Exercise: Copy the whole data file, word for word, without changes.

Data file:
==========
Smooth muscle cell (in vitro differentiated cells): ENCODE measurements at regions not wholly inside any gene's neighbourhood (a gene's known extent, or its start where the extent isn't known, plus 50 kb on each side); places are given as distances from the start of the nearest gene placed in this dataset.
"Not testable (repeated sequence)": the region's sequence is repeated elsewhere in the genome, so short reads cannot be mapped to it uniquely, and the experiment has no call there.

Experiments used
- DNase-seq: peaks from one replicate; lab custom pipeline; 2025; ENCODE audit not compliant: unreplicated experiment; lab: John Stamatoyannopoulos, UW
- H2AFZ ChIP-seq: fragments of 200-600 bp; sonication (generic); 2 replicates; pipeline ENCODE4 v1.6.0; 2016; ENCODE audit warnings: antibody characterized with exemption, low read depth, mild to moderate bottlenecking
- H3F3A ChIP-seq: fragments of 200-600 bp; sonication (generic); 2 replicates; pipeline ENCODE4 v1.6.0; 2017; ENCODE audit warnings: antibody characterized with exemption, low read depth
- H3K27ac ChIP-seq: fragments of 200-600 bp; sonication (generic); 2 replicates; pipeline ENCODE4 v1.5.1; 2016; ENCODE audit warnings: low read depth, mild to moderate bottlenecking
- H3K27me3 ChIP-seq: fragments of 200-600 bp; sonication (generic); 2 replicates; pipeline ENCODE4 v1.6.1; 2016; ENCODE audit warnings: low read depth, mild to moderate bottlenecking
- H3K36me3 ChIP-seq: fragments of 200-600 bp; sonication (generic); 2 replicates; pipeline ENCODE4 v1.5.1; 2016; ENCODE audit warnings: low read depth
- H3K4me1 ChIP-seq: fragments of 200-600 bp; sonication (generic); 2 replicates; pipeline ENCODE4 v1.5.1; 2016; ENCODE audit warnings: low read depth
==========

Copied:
Smooth muscle cell (in vitro differentiated cells): ENCODE measurements at regions not wholly inside any gene's neighbourhood (a gene's known extent, or its start where the extent isn't known, plus 50 kb on each side); places are given as distances from the start of the nearest gene placed in this dataset.
"Not testable (repeated sequence)": the region's sequence is repeated elsewhere in the genome, so short reads cannot be mapped to it uniquely, and the experiment has no call there.

Experiments used
- DNase-seq: peaks from one replicate; lab custom pipeline; 2025; ENCODE audit not compliant: unreplicated experiment; lab: John Stamatoyannopoulos, UW
- H2AFZ ChIP-seq: fragments of 200-600 bp; sonication (generic); 2 replicates; pipeline ENCODE4 v1.6.0; 2016; ENCODE audit warnings: antibody characterized with exemption, low read depth, mild to moderate bottlenecking
- H3F3A ChIP-seq: fragments of 200-600 bp; sonication (generic); 2 replicates; pipeline ENCODE4 v1.6.0; 2017; ENCODE audit warnings: antibody characterized with exemption, low read depth
- H3K27ac ChIP-seq: fragments of 200-600 bp; sonication (generic); 2 replicates; pipeline ENCODE4 v1.5.1; 2016; ENCODE audit warnings: low read depth, mild to moderate bottlenecking
- H3K27me3 ChIP-seq: fragments of 200-600 bp; sonication (generic); 2 replicates; pipeline ENCODE4 v1.6.1; 2016; ENCODE audit warnings: low read depth, mild to moderate bottlenecking
- H3K36me3 ChIP-seq: fragments of 200-600 bp; sonication (generic); 2 replicates; pipeline ENCODE4 v1.5.1; 2016; ENCODE audit warnings: low read depth
- H3K4me1 ChIP-seq: fragments of 200-600 bp; sonication (generic); 2 replicates; pipeline ENCODE4 v1.5.1; 2016; ENCODE audit warnings: low read depth